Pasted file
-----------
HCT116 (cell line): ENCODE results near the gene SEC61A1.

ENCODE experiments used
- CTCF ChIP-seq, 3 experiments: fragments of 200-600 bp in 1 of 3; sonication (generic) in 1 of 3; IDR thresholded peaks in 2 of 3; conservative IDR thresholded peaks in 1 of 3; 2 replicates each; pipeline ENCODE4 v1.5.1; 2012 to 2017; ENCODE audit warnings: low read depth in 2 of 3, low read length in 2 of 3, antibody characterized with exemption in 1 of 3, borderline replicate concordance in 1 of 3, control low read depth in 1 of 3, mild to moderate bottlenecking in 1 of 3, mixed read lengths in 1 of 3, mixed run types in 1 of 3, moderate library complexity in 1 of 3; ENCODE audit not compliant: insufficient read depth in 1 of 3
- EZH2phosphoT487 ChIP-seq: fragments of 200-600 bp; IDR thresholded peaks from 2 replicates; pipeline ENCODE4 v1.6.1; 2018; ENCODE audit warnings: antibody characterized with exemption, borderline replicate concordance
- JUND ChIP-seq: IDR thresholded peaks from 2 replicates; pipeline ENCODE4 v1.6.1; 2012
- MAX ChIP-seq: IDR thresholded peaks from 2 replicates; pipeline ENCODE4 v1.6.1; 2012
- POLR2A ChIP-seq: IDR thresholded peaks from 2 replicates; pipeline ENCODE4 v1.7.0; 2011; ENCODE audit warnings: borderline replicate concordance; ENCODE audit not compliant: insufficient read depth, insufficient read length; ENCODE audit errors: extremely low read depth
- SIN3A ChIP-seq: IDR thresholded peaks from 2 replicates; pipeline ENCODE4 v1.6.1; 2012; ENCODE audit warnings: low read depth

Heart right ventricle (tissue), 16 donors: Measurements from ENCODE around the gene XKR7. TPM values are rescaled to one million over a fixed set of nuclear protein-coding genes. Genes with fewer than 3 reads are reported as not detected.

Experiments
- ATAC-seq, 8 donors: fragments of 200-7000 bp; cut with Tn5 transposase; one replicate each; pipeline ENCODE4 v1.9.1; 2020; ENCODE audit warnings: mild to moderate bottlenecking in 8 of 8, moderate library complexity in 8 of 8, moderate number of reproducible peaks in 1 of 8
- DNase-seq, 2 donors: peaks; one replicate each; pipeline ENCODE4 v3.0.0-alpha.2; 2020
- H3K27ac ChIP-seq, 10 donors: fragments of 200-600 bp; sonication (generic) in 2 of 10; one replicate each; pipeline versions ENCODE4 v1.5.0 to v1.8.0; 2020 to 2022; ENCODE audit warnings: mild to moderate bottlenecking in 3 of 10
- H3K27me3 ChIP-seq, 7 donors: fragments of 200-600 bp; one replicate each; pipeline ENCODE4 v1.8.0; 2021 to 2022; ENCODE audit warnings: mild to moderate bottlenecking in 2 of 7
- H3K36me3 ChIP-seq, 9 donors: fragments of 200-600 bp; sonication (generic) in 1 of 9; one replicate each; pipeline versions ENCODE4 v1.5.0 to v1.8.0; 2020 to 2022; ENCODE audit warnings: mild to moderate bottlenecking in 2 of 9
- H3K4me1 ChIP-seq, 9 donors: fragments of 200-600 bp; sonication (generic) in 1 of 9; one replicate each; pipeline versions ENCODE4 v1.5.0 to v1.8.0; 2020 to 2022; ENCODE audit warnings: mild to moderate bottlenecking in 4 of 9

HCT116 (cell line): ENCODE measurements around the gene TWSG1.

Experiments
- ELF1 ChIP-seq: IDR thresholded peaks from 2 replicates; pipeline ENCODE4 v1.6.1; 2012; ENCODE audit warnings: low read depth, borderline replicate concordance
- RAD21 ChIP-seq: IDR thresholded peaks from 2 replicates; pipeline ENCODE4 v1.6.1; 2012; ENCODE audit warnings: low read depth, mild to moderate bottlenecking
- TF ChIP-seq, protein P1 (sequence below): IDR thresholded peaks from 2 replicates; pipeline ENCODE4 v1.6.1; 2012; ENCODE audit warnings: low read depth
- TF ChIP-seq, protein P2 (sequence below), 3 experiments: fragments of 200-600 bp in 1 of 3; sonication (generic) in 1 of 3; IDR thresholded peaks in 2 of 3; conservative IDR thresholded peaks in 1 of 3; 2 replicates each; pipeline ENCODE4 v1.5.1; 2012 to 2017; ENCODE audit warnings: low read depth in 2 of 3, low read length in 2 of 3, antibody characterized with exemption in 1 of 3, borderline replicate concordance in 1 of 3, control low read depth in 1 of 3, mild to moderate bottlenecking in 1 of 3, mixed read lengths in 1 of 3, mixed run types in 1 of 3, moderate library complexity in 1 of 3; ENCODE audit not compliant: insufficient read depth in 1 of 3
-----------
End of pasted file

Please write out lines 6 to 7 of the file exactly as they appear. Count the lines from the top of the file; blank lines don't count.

- MAX ChIP-seq: IDR thresholded peaks from 2 replicates; pipeline ENCODE4 v1.6.1; 2012
- POLR2A ChIP-seq: IDR thresholded peaks from 2 replicates; pipeline ENCODE4 v1.7.0; 2011; ENCODE audit warnings: borderline replicate concordance; ENCODE audit not compliant: insufficient read depth, insufficient read length; ENCODE audit errors: extremely low read depth